One of the surprising ways to boost breast-feeding rates among new moms may involve formula, according to the latest research.
American Academy of Pediatrics
In general, doctors aren’t thrilled with the idea of home birth. And while less than 1% of U.S. babies are ushered into the world at home, the American Academy of Pediatrics (AAP) decided to collaborate on guidelines they say …
The American Academy of Pediatrics (AAP) says it’s “in the best interests” of the children.
Should worried parents be able to test their babies for diseases they may develop down the road, just because they’re curious? Should worried teens be able to screen themselves, without parental knowledge, for disorders that …
After years of remaining neutral, the American Academy of Pediatrics has revised its policy statement, saying that the risks of newborn circumcision are outweighed by the health benefits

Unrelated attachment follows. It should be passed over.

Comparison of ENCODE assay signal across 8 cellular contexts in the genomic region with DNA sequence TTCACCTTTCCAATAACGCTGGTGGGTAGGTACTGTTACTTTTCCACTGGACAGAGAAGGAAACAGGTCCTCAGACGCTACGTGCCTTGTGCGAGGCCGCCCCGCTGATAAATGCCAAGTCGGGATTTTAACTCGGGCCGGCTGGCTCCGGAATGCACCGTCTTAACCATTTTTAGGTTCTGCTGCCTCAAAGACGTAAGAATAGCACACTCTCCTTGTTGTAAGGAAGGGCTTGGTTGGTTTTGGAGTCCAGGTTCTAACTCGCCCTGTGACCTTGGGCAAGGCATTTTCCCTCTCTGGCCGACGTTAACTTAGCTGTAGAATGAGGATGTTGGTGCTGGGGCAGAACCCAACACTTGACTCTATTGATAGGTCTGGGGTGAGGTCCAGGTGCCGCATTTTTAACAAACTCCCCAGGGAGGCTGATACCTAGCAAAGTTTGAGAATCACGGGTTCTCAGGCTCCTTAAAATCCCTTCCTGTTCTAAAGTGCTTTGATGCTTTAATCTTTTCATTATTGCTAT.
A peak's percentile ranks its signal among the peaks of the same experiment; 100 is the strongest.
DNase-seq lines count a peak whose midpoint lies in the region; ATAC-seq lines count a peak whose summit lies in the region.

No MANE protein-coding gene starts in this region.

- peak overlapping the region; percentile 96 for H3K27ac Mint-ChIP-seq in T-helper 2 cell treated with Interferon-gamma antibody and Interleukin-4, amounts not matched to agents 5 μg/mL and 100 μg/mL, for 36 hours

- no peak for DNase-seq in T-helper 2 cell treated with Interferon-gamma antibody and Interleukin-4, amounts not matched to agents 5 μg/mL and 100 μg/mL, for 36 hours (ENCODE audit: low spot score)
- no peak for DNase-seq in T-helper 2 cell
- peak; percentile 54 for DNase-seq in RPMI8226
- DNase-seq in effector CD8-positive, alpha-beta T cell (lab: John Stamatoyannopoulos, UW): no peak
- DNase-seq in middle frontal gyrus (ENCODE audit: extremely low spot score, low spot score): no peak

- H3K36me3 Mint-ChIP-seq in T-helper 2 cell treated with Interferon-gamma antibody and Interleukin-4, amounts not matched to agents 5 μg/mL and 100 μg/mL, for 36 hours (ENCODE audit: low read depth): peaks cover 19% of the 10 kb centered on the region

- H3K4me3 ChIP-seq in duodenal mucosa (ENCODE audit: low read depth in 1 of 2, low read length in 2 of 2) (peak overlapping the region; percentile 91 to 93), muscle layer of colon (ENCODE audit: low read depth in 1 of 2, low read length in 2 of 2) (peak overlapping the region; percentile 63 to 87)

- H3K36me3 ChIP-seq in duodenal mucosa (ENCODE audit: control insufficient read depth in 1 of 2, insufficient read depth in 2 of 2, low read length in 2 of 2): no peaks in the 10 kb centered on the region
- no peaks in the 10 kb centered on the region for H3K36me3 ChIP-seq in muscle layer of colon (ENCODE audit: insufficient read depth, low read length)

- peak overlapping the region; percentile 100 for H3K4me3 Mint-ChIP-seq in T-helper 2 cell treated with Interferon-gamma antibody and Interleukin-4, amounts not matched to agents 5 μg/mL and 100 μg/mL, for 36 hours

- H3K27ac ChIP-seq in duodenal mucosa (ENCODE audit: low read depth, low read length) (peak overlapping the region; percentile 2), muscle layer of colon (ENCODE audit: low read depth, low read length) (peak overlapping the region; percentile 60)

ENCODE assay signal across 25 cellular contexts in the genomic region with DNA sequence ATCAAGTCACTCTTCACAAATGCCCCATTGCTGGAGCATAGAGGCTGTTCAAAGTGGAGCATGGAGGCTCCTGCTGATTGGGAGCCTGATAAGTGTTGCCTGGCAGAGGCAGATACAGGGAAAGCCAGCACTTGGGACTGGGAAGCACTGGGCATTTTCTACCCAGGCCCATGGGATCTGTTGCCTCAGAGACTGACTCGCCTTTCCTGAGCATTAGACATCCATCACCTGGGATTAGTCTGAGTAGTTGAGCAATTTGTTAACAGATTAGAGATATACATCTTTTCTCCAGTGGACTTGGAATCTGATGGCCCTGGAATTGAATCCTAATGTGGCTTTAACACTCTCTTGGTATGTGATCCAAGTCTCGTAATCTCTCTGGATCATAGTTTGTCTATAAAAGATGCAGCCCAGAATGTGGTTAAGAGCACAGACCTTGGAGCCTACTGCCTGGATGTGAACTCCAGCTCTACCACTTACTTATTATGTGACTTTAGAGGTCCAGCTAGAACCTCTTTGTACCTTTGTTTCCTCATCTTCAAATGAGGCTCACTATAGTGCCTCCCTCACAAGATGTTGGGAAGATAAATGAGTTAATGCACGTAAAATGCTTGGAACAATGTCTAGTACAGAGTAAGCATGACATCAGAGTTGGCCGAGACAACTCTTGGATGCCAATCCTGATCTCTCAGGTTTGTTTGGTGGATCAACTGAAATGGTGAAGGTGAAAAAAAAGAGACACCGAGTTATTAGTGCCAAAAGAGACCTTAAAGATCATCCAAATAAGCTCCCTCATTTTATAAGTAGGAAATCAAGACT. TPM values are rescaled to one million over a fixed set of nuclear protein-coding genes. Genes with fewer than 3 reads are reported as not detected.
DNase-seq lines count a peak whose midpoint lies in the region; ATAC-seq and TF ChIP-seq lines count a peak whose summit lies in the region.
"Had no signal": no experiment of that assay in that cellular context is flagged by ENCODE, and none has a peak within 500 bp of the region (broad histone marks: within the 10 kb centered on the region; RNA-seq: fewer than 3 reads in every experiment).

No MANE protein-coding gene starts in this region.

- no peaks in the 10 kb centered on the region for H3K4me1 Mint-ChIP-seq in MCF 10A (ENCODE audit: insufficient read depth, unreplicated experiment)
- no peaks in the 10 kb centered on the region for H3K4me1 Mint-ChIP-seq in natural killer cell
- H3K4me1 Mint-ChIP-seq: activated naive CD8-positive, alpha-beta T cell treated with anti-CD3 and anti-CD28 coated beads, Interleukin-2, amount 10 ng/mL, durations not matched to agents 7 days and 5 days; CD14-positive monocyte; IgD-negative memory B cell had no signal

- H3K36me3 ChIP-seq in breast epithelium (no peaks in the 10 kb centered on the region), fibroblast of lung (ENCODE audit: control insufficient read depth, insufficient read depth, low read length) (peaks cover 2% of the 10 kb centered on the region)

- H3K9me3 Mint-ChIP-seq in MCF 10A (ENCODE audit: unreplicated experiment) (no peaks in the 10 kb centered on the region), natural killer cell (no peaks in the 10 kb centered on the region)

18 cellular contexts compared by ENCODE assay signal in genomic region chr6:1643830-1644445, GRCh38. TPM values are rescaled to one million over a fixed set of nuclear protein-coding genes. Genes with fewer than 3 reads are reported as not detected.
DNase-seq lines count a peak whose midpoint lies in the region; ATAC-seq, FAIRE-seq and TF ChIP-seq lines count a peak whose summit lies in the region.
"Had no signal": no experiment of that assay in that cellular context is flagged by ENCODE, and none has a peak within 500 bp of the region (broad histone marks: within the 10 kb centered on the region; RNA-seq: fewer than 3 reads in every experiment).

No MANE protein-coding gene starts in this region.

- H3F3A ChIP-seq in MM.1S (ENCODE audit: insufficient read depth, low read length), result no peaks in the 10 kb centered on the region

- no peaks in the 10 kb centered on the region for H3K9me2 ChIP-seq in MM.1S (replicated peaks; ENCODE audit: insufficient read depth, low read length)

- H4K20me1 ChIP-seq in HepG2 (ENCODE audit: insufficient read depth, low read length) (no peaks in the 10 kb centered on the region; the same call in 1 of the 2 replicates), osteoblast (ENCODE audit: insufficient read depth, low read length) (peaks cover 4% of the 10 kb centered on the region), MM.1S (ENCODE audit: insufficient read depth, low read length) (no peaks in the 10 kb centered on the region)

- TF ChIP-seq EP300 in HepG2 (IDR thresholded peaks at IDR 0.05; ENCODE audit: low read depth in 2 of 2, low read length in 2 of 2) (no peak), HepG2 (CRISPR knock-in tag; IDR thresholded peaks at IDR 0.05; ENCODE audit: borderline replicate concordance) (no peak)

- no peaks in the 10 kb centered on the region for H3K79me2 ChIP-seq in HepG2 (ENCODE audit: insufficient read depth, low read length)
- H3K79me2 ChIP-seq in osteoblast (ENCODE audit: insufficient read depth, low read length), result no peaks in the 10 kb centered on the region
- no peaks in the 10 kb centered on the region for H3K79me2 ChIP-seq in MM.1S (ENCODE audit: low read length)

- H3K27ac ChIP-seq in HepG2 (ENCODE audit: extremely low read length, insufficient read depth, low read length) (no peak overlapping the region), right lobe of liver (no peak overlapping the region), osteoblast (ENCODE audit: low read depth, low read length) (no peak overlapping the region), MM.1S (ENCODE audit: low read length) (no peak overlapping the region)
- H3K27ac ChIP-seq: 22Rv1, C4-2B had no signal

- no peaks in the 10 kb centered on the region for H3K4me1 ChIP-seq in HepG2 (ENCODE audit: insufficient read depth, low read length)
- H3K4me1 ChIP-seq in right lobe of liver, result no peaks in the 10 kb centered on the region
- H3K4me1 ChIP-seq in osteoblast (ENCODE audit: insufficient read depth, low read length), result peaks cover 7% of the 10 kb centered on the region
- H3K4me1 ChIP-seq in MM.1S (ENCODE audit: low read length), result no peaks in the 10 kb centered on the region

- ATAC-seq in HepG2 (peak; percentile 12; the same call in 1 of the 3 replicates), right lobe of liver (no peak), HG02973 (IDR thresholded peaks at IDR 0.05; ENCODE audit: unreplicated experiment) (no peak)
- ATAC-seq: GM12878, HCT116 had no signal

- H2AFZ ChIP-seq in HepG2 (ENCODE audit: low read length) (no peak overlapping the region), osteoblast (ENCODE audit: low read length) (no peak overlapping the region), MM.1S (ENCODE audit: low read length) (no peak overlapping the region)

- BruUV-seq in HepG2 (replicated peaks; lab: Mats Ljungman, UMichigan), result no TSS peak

The most popular age at which parents give their kids cell phones is 12. Are tweens ready to handle the responsibility of their own digital link to the world?
Car crashes are the leading cause of death in kids over age 3 in the U.S., and yet many parents still don’t use car seats properly or don’t know what the guidelines are for car safety restraints, finds a recent study published in …
This week, the U.S. Breastfeeding Committee launched a month-long campaign enlisting everyone — not just moms — to increase breast-feeding rates
New York City is calling on hospitals to lock up infant formula like medication and lecture new mothers about the benefits of the breast. Is that going too far? Maybe not
Concerns persist over the health effects of radiation from cell phones, especially for kids. Now the nation’s largest pediatricians group is asking the government to review emission standards
Vermont and California are the only two states that ban kids under 18 from using tanning salons. Is it time for more states to follow their lead?
Is nipple confusion just a myth? Contrary to popular belief, restricting pacifier use results in lower rates of exclusive breast-feeding, according to research from one Oregon hospital.
A new sub-specialty of doctors — child abuse pediatricians — are certified as experts in determining whether a broken bone or a bruise is accidental or intentional.